Besides DECnet, IIRC, in the USA the only semi-large (required) use of OSI was for TOP [Technical Office Protocol] and MAP [manufacturing automation protocol]  that GM and Boeing tried to ram down the industries virtual throat.   At Masscomp, we had already built an OSI/X.25 interface for Europe, but since I ran Datacom and these folks were definitely my target customers for a real-time system, I had to listen to them.  I spent way too many hours in GM and Boeing conference rooms dealing with it.   By memory, the arguments for MAP over ethernet was the later was considered 'unpredictable', they claimed they all had to have fiber on the manufacturing floor, and were convinced that TCP/IP had 'too much overhead' for real-time automation.  I never really understood the justification of why TOP was needed, other than there were a bunch of folks in both places running DECnet and there was a huge level of NIH.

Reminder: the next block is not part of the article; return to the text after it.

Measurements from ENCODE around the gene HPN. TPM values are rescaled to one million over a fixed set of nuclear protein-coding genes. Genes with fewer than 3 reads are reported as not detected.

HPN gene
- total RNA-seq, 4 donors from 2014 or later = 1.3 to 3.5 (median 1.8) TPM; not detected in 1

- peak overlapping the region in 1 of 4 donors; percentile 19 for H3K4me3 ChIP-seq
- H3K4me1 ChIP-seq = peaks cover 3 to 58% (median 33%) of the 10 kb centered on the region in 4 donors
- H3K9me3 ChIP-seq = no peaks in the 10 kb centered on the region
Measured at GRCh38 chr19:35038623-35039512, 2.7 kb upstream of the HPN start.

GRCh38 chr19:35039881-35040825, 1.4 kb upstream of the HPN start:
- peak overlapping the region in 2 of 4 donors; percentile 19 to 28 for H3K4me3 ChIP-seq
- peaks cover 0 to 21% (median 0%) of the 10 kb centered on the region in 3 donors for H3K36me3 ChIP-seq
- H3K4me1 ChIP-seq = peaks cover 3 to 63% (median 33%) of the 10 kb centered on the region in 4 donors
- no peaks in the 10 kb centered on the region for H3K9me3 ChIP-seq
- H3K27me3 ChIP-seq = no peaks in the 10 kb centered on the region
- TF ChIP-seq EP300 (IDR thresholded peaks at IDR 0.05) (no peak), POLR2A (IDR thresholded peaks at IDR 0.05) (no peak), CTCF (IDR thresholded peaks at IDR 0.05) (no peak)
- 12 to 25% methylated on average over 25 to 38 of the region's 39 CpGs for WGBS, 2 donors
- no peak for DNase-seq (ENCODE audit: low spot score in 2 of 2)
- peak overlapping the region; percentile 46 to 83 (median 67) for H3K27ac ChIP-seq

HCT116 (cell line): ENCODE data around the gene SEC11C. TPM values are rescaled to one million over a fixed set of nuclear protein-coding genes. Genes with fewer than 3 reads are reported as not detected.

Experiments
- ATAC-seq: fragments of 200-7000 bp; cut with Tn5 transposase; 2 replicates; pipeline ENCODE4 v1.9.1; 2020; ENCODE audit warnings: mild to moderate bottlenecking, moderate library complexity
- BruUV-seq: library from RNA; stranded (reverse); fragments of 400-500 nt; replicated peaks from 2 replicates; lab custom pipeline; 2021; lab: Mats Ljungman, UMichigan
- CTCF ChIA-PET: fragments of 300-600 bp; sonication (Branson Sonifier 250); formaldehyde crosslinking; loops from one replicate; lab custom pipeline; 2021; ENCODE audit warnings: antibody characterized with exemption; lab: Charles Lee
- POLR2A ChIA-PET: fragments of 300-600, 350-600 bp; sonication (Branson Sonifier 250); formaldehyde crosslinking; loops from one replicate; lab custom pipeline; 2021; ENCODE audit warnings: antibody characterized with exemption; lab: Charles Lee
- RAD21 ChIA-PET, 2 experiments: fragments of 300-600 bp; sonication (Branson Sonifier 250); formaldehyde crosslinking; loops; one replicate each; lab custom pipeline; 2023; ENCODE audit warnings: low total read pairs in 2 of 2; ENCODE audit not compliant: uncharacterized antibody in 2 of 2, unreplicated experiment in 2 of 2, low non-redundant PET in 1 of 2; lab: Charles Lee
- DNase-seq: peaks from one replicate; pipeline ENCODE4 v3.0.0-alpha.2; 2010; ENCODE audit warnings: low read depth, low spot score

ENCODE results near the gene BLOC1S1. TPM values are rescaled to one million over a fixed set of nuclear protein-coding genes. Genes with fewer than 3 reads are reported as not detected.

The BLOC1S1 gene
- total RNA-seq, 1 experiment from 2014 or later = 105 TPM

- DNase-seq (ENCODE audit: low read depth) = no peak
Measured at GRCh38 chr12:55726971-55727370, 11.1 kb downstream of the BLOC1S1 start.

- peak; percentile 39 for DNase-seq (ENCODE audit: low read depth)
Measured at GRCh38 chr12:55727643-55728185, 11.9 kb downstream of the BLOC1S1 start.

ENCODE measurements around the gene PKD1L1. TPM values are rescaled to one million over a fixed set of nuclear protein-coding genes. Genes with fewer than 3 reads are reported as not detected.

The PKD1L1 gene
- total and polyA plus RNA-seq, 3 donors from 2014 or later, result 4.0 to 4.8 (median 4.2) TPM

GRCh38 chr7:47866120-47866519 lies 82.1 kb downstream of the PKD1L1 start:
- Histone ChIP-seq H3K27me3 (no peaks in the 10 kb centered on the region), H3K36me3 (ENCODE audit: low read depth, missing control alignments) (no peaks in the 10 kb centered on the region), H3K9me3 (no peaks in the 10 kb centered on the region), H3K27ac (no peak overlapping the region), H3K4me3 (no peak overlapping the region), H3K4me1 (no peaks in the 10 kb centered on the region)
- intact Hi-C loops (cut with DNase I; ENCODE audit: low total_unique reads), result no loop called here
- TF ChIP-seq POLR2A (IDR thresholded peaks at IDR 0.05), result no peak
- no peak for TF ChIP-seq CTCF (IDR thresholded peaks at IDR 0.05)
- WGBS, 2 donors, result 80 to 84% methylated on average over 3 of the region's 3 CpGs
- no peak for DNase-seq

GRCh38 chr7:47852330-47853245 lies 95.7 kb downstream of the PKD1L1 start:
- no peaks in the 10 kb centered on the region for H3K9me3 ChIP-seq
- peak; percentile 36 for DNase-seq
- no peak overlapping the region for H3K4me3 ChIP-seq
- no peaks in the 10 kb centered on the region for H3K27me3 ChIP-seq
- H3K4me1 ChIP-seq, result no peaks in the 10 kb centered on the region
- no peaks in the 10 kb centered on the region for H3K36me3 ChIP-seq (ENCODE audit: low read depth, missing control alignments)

When I was at Masscomp, I don't think we ever sold many systems into GM.  But our stop-gap for Ford was to use Protean fiber-based boards on the manufacturing floor and continued to run TCP on top it, and our traditional Ethernet was just fine by them, "thank you."  Since Ford Aerospace was our partner for building the new Mission Control at NASA (we ran redundant ethernet there), they were already pretty familiar with our Ethernet and IP stack products, so they took over working with the folks inside of Ford.  Shortly thereafter, Masscomp and Apollo won the bid for the Boeing 7J7 program (which became the 777 when it shipped).  The agreed (common)  interface between all three firms was Ethernet and IP.  [**]

I left for Stellar, but I don't think they ever built either the MAP/TOP or any of the rest of the OSI stuff besides X.25, funny how they stopped asking for it.  I still have a binder of all the TOP specs in my basement.

[**] An interesting factoid that I thought of while writing this reply.  One thing I learned from working with Boeing during that time is that until that program, the C5A and the 747-400 were the only two airplanes that could carry their documentation as a payload.  The paper required for the FAA weighed that much.  One of the justifications of the 7J7 was they had gotten approval from the FAA to make all of the documentation delivered electronically.  It was the first plane they designed 100% using CAD and no paper or other models.  Masscomp systems on the manufacturing floor, and Apollo's in the engineering offices.